Football season is once again underway, and with it comes tailgating. Whether it's a high school, college, or professional game, many people love to have a tailgate party before or after the game. Some people even think it's better than the game itself. With many drivers in the U.S. shifting to smaller cars, what does this mean for tailgating?
Many dedicated tailgaters have vehicles especially for tailgating. These are usually larger, second-hand vehicles. If you are one of these people, you may want to review your insurance needs for your tailgating vehicle. You may find you don't want comprehensive or collision coverage if your vehicle is inexpensive. You could also possibly qualify for a low mileage discount, if you only drive your tailgating vehicle to local games for parties.
However, with tighter finances and higher gas prices, many people have sold these extra, less-efficient vehicles and are taking their main commuting vehicle to the game. Although you can't carry as many friends or as much food in a smaller vehicle, you can still have a good time.
Tailgating Without a Tailgate
You don't need to have a pickup truck, van or people-carrier to tailgate. You just might have to be a little more creative without one. Chances are good that you can fit a bunch of camping chairs, a tent, and a small grill in your trunk. Encourage your tailgating group to bring their own cars or take public transportation. If everyone helps out with the food and supplies, you'll still have room for them when they get there.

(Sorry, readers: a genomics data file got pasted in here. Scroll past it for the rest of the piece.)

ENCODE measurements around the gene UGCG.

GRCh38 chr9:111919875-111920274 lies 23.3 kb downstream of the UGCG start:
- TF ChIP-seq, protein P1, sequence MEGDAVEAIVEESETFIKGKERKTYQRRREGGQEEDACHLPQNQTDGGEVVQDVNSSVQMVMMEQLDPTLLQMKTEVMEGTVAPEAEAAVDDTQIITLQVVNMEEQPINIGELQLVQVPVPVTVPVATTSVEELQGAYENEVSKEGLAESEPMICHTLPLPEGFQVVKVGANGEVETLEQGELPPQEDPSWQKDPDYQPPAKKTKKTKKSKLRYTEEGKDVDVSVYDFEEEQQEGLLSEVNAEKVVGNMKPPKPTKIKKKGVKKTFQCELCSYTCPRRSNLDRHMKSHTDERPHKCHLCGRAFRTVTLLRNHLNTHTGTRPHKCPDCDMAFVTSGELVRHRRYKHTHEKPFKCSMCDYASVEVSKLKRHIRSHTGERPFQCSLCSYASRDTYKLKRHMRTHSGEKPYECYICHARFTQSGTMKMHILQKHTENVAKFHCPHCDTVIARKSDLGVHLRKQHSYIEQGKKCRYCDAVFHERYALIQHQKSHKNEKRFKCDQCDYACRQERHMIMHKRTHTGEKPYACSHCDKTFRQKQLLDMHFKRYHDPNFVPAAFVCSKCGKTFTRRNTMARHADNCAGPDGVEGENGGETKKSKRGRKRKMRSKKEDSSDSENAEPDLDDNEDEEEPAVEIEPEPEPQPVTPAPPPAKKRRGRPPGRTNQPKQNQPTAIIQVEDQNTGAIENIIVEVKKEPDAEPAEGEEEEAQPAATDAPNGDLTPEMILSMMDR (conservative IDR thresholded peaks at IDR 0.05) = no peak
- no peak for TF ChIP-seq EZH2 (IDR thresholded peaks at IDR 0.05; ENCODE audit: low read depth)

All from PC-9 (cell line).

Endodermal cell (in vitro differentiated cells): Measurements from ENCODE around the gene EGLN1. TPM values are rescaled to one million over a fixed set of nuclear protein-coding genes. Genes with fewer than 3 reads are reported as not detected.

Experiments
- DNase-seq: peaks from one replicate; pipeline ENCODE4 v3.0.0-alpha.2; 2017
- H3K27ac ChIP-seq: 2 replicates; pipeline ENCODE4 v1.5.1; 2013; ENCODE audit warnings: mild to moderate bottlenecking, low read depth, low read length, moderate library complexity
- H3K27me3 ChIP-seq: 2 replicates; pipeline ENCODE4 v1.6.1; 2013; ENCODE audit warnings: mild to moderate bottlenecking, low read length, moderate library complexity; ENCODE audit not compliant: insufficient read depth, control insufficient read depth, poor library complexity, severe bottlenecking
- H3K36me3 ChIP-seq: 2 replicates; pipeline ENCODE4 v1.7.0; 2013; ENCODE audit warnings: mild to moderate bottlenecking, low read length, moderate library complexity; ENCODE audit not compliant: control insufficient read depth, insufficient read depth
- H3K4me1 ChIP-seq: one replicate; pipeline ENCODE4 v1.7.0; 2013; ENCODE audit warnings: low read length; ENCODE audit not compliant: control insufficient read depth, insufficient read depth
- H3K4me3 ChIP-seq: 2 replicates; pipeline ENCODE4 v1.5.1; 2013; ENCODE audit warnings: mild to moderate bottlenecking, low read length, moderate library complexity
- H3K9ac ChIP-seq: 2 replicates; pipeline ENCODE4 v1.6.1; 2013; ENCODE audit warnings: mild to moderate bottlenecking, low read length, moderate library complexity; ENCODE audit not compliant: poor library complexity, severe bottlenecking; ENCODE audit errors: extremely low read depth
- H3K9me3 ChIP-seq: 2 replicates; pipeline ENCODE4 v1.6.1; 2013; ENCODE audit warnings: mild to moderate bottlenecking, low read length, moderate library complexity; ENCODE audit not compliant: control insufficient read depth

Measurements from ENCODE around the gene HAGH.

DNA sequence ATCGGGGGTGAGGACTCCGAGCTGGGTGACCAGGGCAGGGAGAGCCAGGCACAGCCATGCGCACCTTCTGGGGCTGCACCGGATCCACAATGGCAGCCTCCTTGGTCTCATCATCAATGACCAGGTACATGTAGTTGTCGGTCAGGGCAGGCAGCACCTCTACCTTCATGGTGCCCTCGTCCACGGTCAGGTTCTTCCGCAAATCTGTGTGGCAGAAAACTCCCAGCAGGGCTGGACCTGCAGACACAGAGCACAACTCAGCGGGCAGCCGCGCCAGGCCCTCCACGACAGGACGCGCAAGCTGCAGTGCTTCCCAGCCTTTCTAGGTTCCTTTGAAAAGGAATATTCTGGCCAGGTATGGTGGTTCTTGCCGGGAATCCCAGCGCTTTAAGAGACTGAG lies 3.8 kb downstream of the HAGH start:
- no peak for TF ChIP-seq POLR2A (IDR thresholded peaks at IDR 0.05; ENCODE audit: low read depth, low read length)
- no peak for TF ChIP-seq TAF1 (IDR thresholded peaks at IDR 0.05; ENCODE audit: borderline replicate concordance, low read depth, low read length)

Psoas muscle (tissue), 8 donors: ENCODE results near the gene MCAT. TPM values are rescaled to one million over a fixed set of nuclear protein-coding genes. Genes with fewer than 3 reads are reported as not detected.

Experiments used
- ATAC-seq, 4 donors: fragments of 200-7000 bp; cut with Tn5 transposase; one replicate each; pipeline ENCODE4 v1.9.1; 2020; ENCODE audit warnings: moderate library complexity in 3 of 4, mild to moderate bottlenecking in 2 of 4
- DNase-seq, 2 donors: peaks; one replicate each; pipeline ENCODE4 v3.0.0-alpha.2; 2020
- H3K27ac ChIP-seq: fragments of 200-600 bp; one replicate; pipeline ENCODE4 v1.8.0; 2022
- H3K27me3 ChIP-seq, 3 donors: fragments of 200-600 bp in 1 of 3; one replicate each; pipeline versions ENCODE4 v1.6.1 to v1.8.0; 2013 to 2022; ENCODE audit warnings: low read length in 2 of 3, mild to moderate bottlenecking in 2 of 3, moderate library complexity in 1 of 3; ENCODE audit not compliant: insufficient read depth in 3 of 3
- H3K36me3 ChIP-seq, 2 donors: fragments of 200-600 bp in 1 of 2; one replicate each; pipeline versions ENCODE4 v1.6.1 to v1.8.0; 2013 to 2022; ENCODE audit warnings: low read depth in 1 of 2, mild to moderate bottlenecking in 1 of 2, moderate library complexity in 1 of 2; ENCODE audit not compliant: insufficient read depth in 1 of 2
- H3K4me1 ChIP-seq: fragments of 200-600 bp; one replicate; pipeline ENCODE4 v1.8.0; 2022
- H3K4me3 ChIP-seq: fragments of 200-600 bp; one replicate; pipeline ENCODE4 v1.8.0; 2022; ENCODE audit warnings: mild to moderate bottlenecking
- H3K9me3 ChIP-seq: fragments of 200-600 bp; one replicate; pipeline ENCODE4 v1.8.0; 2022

Make sure to coordinate with the rest of the group - you want to make sure you all arrive in the right spot at the right time, so you can share the space effectively. Parking together when possible can help, and claiming a spot for your group is another option. If you can't park together, or if reserving a spot is not recommended in your tailgating community, parking next to a grassy area or at the end of a row is a great way to give your group some extra space to spread out.
When most people refer to hybrids, they're talking about smaller, very fuel-efficient cars. However, even though they aren't as environmentally friendly, hybrid trucks and SUVs are an option. The Ford Escape Hybrid, for example, can tow a trailer, making it ideal for the tailgating experience. Cadillac is introducing a new hybrid model of the Escalade that gets double the city mileage of the non-hybrid version, making it a roomy and more efficient choice. It's even possible, and thoroughly humorous, to get a gas or electric motorized cooler you can ride to the game. This way, you can bring beverages to the party in addition to saving gas. You'll probably start a lot of conversations as well, even if you don't intimidate opposing fans. However, use caution if you decide to ride this cooler, because there may be legal concerns.
More vehicles means more drivers. This also means more designated drivers, so make sure to be clear who is drinking and who is not drinking. You'll need to get everyone home safely, and there's no excuse for leaving people behind. Remember to have numbers for local taxi companies handy, and to be familiar with public transportation options and schedules. If you're in an unfamiliar city, having a GPS device can be very useful. Printing out maps ahead of time, with a list of important numbers and locations can also be helpful. As always, preparation and safety can lead to fun.
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